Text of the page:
More than 2,800 students at Summerville High School will board buses today and ride across town to Memorial Stadium for a one-of-a-kind celebration set to last the entire school day.
The event is as much about raising excitement for the football season's first home game tonight, against the area's top-ranked Goose Creek High School, as it is about trying to recapture feelings of days gone by.
Although many teachers and students have been in on the planning for the event, they point to the school's new leadership as the inspiration behind it.
Principal Buddy Chapel, who moved to Summerville from Allentown, Pa., said he quickly realized he was taking the helm of "a large school with a small-town atmosphere."
In May, when he met with student leaders to hear their concerns, "the kids talked to me about wanting to increase school spirit," he said.
School officials said that spirit has been waning for years.
Home of the Wave
Once upon a time, if you lived in Summerville, you were a Green Wave.
On Fridays in the fall, you proudly wore your green and gold, bought a spirit ribbon from a cheerleader and headed to the stadium to cheer on the team.
But over time, Summerville grew, and by the 1980s, folks started talking about the need for a second high school in lower Dorchester County to ease the crowding at one of the state's largest high schools.
In 1992, Fort Dorchester High School opened its doors, and 16 years later, a third high school, Ashley Ridge, was added.
As one might expect, things began to change at Summerville High.
"Back in the day, people who went to Summerville High School were here their whole life," said junior Darius Baker. "That's not the case anymore."
School allegiance started to wane.
"A lot of our kids have parents who went here," said teacher Sarah Hudson. "And when they talk about it, they are sort of nostalgic. ... It was the only high school in town. Everybody was a Greenwave."
Teachers Donna Hogg and Jennifer Plane, who have both taught there for 11 years, said they also noticed a decline in school spirit over the years. A 1986 graduate, Plane remembers how things used to be.
"Kids' priorities have changed so much," she said. "There is so much more to do now."
As a middle-schooler, senior Hanna Zimmerman looked forward to high school because she thought there was a lot of school spirit, but "in my ninth-grade year, when it was spirit week, everybody was like, 'This is stupid,' " she said.
Because the school does not have a venue big enough to hold everyone, participation in pep rallies declined.
"We've never had the whole student body in the gym," said Plane, who is in charge of pep rallies as the student council adviser. To keep the crowd manageable, students paid $1 or $2 to attend, which was later donated to a charitable organization.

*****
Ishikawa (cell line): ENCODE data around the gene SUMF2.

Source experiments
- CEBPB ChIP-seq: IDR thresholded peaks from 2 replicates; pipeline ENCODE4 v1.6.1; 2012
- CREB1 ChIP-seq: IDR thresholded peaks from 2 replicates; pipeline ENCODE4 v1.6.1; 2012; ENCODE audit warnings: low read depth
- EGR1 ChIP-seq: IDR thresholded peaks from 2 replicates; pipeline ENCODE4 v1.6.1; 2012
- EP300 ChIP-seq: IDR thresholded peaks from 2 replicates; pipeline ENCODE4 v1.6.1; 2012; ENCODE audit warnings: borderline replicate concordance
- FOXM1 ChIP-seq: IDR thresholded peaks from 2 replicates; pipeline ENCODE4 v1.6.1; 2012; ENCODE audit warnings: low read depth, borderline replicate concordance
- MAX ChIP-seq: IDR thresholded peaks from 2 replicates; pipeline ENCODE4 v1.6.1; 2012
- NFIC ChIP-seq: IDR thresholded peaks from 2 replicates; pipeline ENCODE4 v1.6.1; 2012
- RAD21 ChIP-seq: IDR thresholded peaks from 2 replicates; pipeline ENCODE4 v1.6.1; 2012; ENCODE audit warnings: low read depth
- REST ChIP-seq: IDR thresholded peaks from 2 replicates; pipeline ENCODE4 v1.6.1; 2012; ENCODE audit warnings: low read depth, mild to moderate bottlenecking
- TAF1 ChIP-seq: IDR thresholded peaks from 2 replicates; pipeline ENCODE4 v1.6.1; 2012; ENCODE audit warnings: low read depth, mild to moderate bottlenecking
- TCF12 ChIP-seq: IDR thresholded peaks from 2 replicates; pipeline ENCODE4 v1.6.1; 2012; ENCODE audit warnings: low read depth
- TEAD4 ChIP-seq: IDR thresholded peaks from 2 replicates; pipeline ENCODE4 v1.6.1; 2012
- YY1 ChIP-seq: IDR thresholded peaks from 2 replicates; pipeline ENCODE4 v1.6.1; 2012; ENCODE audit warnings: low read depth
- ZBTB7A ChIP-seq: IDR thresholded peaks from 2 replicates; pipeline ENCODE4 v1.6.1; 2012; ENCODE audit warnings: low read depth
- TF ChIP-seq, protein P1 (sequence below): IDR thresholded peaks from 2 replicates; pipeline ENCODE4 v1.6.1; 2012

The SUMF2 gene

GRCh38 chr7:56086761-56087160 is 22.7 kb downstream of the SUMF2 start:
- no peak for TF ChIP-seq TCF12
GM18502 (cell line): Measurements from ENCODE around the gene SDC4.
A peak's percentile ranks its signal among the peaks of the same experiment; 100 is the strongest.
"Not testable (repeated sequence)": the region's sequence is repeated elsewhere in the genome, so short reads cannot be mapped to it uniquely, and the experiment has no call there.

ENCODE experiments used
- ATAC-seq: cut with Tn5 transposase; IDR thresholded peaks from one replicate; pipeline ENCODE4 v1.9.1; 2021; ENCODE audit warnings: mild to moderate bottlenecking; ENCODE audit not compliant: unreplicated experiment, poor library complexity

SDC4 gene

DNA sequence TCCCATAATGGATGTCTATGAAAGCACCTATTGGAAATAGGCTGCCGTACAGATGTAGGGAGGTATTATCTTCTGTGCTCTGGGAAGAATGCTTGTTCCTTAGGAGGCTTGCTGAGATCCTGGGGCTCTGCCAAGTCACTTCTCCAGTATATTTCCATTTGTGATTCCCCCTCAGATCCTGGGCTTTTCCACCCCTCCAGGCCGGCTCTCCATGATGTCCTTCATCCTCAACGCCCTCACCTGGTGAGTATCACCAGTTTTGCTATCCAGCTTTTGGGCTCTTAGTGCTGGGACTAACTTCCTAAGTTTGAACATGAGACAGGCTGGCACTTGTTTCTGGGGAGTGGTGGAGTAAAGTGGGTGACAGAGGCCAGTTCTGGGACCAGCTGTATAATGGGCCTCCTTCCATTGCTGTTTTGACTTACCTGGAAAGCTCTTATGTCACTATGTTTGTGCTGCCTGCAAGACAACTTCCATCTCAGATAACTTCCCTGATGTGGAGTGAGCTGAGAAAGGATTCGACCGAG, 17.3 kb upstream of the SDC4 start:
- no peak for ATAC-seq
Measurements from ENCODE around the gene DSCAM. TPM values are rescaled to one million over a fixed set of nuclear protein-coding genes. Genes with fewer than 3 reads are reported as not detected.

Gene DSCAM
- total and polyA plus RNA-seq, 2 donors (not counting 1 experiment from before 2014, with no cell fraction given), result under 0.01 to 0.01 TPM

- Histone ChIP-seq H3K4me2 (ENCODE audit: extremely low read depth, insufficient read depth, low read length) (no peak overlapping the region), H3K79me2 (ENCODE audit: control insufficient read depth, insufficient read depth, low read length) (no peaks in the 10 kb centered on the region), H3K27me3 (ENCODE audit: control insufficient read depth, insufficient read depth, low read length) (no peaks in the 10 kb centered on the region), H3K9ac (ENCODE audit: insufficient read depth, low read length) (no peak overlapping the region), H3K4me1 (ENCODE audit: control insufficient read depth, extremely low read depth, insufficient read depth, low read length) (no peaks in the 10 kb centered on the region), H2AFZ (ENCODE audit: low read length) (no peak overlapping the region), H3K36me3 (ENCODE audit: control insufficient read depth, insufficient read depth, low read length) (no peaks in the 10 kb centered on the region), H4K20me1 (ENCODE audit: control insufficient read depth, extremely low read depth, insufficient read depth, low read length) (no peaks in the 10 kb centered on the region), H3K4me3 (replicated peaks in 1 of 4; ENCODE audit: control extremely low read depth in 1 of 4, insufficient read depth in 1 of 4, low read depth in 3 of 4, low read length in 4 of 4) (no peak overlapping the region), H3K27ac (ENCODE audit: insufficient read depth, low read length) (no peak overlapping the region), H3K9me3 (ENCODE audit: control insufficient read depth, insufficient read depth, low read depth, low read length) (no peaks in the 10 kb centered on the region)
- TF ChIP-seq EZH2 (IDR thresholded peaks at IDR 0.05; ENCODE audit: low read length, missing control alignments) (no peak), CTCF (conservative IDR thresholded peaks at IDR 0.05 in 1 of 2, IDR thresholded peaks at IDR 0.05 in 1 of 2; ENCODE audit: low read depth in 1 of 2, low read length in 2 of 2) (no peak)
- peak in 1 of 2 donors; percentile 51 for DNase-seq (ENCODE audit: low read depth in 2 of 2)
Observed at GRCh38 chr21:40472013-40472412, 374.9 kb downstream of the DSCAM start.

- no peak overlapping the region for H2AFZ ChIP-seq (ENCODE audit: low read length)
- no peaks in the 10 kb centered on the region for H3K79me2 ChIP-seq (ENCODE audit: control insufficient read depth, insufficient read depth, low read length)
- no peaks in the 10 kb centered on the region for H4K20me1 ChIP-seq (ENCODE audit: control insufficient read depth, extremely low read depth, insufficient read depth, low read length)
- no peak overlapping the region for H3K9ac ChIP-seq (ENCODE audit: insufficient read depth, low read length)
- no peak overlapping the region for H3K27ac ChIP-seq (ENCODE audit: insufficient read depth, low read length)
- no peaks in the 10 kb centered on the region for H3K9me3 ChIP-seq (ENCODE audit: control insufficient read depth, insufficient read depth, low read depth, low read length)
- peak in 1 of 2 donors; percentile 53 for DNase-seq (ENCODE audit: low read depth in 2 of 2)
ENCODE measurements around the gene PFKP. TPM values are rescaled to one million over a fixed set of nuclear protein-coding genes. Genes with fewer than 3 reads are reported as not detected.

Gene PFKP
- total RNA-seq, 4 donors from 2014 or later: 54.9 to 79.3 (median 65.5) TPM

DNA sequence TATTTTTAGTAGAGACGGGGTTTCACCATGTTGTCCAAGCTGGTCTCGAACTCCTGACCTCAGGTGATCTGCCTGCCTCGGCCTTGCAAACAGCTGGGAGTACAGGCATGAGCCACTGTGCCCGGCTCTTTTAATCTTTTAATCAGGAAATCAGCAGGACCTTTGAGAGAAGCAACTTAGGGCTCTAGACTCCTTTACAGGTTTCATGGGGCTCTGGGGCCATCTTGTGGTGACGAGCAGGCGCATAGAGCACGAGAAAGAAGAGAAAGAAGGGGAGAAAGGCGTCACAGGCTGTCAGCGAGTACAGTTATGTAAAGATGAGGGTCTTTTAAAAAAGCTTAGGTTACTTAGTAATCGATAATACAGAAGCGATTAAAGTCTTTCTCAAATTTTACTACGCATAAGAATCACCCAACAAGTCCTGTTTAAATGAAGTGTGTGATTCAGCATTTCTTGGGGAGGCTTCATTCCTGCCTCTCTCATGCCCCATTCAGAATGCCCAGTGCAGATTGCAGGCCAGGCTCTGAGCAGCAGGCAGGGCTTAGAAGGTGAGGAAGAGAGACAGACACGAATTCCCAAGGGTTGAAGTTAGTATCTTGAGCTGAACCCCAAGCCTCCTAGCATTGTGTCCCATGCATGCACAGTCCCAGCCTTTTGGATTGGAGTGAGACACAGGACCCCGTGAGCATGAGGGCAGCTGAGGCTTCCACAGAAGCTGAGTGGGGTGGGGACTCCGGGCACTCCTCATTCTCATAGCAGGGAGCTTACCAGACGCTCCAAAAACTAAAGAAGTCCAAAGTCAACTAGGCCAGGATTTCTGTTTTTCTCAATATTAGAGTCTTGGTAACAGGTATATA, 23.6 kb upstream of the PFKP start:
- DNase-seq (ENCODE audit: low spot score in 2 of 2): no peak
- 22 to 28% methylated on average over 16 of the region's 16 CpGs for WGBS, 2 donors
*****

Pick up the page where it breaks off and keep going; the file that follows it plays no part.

Students were always full of excuses about why they didn't want to go, Hogg said.
"They said it was too loud or they couldn't hear," she said. "Some wanted to avoid the crowd."
A new beginning
Today's pep rally caps a spirit week that included wearing red on Tuesday in support of a schoolwide blood drive and themed outfits the rest of the week.
It will start with a special program on the schools' Wave TV show, followed by the distribution of spirit items.
At the stadium, cheerleaders and the band will stir up excitement as athletes of all fall sports -- tennis, cross country, football, swimming and volleyball -- are introduced.
"This is the first time we've ever tried to do something like this," Hudson said. "It will be a traditional pep rally in a stadium setting."
Back at the school afterward, the balance of the day will be filled with a Club Carnival, a Read-a-thon, dodgeball tournament, ROTC exhibitions, an academic fair, the opportunity to learn about winter and spring sports, games, music and more.
"The whole day will focus on school spirit and what we have to offer," Hudson said.
Sophomore Stephanie Long has already seen a difference.
"You see more school spirit around," she said.
To bolster attendance at football games, school officials have planned themes for the games and have created a new touchdown dance. They also resurrected the "oak tree" student seating area.
"The oak tree was the student section forever and when I was in ninth grade, they moved the band under the tree," Zimmerman said. "That was when people stopped going to games. When we met with Mr. Chapel, we told him we wanted the oak tree back."
In fact, Plane said, there is a movement to paint an oak tree on a wall in the gym to denote the student area for basketball games and to make a mobile oak tree to take to away games and other sporting events.
Although today's event is the only pep rally this fall, organizers plan "pep lunches."
"It all starts with this pep rally," Plane said.
Reach Brenda Rindge at 937-5713 or on Facebook.